Royal Wedding celebrations are over but why not keep British bunting flying
With Royal Wedding celebrations over there”s no reason not to keep the great British bunting flying!
8:50 AM on 12th May 2011
The Prince William and Kate Middleton comedy party masks have long since been banished to the back of the dressing up box, and Tesco is discounting its celebratory
special label bubbly.
Both are timely markers that the wedding festivities are long since over, and life has returned to normal, except for one thing: a fortnight after our newly-weds said ‘I do’, cheery bunting and Union Jacks flags can still be seen fluttering gaily outside our cafes, pubs and shops.
It’s almost as if the party hasn’t finished, but maybe that’s the point.
Celebration: The nation has thoroughly enjoyed the excuse to reclaim the Union Jack and indulge its patriotic streak
After a gloomy couple of years, the wedding came as such light relief that even though the street party trestle tables are long gone, keeping the decorations up allows us to enjoy the nostalgia that comes in its wake.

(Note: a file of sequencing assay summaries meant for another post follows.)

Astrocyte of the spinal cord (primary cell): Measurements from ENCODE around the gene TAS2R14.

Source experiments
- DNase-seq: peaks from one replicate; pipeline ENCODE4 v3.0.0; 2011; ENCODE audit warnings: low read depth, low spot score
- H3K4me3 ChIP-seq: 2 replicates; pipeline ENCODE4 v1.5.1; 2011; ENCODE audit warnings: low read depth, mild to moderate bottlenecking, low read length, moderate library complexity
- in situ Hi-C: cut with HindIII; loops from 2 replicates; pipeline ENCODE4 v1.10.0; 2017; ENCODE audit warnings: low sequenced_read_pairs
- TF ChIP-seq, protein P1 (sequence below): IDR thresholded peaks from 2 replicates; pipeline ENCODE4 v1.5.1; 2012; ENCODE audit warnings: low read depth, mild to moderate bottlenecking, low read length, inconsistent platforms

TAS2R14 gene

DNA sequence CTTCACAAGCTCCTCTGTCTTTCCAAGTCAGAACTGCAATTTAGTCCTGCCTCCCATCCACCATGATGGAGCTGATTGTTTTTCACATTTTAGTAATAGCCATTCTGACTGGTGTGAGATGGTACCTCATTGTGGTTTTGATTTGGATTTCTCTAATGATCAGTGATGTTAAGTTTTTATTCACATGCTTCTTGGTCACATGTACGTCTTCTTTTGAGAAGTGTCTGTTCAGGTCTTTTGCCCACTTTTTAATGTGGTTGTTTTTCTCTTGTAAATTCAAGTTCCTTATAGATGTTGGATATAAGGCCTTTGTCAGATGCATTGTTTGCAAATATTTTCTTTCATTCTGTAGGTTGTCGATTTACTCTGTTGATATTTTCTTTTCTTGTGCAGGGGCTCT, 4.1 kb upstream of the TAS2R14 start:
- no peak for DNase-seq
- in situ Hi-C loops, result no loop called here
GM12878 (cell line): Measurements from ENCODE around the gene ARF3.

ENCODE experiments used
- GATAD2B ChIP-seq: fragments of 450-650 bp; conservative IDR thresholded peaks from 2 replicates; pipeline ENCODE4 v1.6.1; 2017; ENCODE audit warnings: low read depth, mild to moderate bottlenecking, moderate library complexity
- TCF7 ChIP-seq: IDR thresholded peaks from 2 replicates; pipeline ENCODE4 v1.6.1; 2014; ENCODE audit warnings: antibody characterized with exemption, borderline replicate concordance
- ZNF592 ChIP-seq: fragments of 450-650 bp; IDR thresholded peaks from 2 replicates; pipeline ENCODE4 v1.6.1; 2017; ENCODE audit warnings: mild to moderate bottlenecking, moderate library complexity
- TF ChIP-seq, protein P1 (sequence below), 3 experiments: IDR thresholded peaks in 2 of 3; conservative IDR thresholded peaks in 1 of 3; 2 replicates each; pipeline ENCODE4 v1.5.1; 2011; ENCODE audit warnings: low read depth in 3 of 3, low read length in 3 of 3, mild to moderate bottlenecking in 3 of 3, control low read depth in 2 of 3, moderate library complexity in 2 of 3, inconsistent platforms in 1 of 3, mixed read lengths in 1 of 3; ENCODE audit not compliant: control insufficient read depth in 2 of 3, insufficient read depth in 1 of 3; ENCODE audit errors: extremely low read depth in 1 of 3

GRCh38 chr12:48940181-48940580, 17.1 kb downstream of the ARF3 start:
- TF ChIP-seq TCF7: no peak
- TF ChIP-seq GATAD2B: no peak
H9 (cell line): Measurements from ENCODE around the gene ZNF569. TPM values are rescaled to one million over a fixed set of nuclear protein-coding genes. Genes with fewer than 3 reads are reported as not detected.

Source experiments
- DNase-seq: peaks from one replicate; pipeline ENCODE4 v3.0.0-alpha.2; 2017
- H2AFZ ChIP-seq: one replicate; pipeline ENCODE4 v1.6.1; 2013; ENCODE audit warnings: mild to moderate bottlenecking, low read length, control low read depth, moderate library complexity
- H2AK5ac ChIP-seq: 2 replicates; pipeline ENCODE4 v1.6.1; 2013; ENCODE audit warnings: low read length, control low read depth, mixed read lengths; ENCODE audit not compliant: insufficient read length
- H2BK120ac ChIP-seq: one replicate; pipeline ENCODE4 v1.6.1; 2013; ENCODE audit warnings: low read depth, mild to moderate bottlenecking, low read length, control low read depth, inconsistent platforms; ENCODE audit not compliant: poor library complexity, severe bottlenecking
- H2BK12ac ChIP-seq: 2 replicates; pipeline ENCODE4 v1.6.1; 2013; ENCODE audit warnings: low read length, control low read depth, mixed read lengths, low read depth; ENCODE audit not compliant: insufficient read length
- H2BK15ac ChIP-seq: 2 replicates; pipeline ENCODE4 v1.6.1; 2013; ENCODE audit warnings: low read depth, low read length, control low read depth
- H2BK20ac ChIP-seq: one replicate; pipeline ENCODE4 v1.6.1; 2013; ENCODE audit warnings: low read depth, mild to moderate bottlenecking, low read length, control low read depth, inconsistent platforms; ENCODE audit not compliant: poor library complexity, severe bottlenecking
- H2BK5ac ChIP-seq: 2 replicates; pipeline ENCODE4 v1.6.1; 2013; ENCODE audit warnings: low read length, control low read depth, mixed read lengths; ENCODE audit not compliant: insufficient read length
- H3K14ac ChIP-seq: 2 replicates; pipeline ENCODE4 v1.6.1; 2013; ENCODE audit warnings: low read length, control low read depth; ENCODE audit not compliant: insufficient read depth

As for the Union Jack, it seems that while it may in recent years, have been appropriated by an assortment of bald red-faced men harbouring unpleasant sentiments, the nation thoroughly enjoyed the excuse to reclaim it and indulge its patriotic streak.
That’s one way of looking at it. The other is that many of us have not been able to summon up the energy to clamber up the stepladder and take the bunting down.
Either way it all looks so jolly, there seems little reason not to keep the flags flying. It’s only a year until the Queen’s Diamond Jubilee after all.